April 23rd, 2008 by slewfoot

Music: Stephen Duffy & the Lilac Time: Keep Moving (2003)

I am having one of those dreadful working weeks: I have a list of six things that need to be written, but somehow I have managed to twitter to hump day with nary a sentence. Part of the inability to write has to do with winding-down: after all that traveling, it’s just hard to sit still and focus. I garden. I work out (hello again, free weights; hello again, murmuring soreness). I run errands. I create new recipes with the slow cooker. But writing, oh writing: I cannot seem to muster any mustard. I might have move it to the coffee shop to force myself through to writing.

The most pressing project: finish the essay with Dana on The Secret. She’s given me some incredible notes on the DVD; I need to do my part. Today if I can eek out a paragraph I will not feel so guilty.

Meanwhile, after dithering over whether or not I should continue my now ten-year tradition of throwing a Walpurgisnacht/May Day party, I’ve gone ahead and decided to do it. I’ve not been to a party since Valentines . . . a party would be good. Dancing would be good. So: party at my place on May 3rd, nine-ish. If you can be here, you’re more than welcome. Please dance and don’t forget to tip the DJ . . . .

hang-ups

April 20th, 2008 by slewfoot

Music: Stereolab: Transient Random-Noise Bursts With Announcements (1993)

I just saw a commercial in which a weary woman in a business suit says, “I’ve not had a vacation since the third grade.” I resemble that sentiment. I’m finally home for about a four-week stretch after many travels. This semester is the first time I’ve had off (including summers) for over ten years, and so I semi-deliberately tried to cram all my traveling wishes into 2008: Tempe and Phoenix, Denton and Fort Worth, Baton Rouge and New Orleans, Washington DC, New York, State College and College Station. Next up is Seattle for RSA, then Atlanta to visit the family, then Chapel Hill to hang with some friends, then a month off before a visit to Madison, Wisconsin in September, Fayetteville, Arkansas in October, and San Diego for the National Communication Association meeting in November. (I still want to go to Six Flags in Dallas . . . who wants to join me this summer?) By the time the religious holiday season is upon us, I will have been to thirteen different places. I normally do not consider myself someone who enjoys travel, but because most of these visits were for fun (with a little bit of research on the side), it’s been quite enjoyable.

One of the things that enabled me to travel was “talking”: if I could get a buddy at a university to host me as a speaker for this or that event, then I could find reimbursement for traveling one way or another. I also decided to do a bunch of guest talks thinking that I’d be going up for tenure in the fall, and in general it looks nice when you’ve been invited to share your work with another department. So here’s a related question: how many times can one give a certain pre-packaged talk before ethically it needs to be hung-up and put away? When is a talk warmed-over? When, in other words, should one retire an old talk and create a new one?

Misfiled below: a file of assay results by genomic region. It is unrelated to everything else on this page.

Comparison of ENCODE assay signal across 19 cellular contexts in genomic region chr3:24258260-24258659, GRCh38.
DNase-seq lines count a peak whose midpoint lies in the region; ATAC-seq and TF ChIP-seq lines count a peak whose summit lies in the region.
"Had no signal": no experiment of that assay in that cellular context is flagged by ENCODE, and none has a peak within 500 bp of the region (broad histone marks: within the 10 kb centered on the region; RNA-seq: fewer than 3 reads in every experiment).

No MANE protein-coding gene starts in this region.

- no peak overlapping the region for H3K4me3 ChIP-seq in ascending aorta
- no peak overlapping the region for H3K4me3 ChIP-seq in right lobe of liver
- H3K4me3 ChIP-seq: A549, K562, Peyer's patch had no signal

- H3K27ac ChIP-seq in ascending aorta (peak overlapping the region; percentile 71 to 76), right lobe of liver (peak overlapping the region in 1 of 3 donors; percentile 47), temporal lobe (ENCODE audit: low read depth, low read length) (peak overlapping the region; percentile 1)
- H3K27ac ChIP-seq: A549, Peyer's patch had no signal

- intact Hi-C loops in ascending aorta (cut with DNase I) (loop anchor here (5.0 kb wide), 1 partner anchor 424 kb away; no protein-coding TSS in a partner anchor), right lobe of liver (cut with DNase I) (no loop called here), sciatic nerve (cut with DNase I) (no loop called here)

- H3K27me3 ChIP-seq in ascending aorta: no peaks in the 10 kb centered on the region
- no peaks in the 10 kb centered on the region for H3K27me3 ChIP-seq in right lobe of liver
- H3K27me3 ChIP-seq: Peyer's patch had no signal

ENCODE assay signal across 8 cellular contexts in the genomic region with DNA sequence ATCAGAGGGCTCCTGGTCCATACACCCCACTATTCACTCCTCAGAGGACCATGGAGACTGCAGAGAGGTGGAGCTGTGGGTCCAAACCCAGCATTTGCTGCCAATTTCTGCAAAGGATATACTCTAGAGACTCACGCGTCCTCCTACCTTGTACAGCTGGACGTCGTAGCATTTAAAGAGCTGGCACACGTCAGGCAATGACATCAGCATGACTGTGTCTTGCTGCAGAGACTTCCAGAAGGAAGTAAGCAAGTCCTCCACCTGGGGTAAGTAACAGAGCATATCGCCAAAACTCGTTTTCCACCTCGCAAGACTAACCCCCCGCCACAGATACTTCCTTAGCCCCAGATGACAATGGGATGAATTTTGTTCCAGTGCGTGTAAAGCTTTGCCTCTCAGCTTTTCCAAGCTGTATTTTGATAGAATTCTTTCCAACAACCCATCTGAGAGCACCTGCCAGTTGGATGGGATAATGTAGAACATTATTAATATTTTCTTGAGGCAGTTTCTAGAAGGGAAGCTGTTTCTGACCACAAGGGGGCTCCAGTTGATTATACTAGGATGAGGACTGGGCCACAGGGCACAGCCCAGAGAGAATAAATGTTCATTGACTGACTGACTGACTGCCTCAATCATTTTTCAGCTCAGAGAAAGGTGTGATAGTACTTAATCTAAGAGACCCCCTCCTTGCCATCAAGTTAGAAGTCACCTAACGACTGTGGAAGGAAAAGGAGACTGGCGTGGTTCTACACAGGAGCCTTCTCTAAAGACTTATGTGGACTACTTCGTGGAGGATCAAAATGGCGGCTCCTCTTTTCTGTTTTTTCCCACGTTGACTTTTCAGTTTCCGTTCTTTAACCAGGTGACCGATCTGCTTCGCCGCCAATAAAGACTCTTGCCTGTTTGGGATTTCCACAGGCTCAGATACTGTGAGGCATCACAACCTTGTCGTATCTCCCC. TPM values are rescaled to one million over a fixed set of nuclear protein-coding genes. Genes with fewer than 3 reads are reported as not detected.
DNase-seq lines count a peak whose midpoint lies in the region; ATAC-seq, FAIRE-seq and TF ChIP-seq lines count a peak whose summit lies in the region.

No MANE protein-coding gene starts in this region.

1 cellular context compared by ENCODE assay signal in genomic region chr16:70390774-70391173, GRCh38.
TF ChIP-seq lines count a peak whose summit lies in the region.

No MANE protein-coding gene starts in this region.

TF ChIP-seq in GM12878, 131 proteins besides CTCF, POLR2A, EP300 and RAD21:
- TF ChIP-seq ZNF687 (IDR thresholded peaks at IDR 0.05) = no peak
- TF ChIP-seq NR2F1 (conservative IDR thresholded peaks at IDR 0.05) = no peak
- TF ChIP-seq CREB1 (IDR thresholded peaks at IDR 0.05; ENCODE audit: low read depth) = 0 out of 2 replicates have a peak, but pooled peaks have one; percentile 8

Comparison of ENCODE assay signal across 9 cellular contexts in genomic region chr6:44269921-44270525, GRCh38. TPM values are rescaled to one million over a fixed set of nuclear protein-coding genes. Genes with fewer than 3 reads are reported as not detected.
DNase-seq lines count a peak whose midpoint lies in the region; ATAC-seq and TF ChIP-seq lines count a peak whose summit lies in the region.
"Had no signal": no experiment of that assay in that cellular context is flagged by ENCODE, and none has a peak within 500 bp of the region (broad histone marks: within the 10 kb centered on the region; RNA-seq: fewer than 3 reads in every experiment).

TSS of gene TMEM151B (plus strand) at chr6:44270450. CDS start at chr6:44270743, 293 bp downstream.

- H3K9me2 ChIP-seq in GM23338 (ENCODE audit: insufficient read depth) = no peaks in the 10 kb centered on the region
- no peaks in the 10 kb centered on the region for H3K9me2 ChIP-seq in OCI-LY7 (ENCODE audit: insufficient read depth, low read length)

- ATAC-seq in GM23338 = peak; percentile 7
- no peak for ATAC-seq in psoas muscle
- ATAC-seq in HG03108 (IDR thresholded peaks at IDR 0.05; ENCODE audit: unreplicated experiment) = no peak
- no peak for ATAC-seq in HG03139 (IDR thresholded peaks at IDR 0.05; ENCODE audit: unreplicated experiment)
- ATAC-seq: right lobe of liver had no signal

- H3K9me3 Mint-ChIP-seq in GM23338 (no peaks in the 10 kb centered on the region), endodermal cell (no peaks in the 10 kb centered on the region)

The talk I’ve been giving for almost a year and a half is titled variously “For the Love of Communication” or “For the Love of Rhetoric,” depending on the audience. The talk actually started here in 2005, on the blog, as a series of sketches for an essay I wanted to write (and yes, DB, the sketch did begin as I was going through a particularly painful break-up). It became a talk for a pro-seminar for entering graduates here at UT, and then metamorphosed into a keynote address for UNT’s annual spring conference. I subsequently delivered shorter versions at the University of Minnesota in Duluth, at Arizona State University, Penn State, and two days ago, Texas A&M. Insofar as the essay upon which the talk is based will be published in The Quarterly Journal of Speech in about three weeks, the talk is effectively retired. I must admit it’s a bit sad to let the talk die: it offended people so badly they left the room in a huff; it had people laughing so hard at Denton I didn’t have to buy my drinks the whole weekend; it divided audiences. It was a fun talk to give. But, I think publication is its proper death knell.

My colleague Mark Knapp disagrees. At lunch last week he said often when one is invited to give a talk, folks want to hear what they are familiar with. He said he and Frank Dance often gave talks from published material that was years-old. Nothing unethical about that, he said. The same jokes were told over and over, but they were still funny. “People want to hear the author deliver the argument.” Hmm.

So what do folks think? I was operating under the assumption that once a talk is published as an essay, it should be retired. I still think that’s the right way to go about it. Any other opinions?

Also, one thing this year’s travels has taught me is the importance of having a talk in your pocket. Once you’re out of graduate school for about five or six years—that is, around the tenure years—you and your buddies are in a position to finagle for visits. Right now I’m scheming to get some of my buddies to come and talk to my class this fall. I have schemed with other buddies to come and talk to their classes. The problem with all this “free” visiting is that you gotta have something to share. Since I’m retiring the “love talk,” this summer I have to develop another talk to share. I think I will try and develop my EVP/backmasking essay into a talk, ’cause it has a high show-and-tell factor (that essay has been accepted for publication too, though, so any talk developed from it will also have a pretty short run).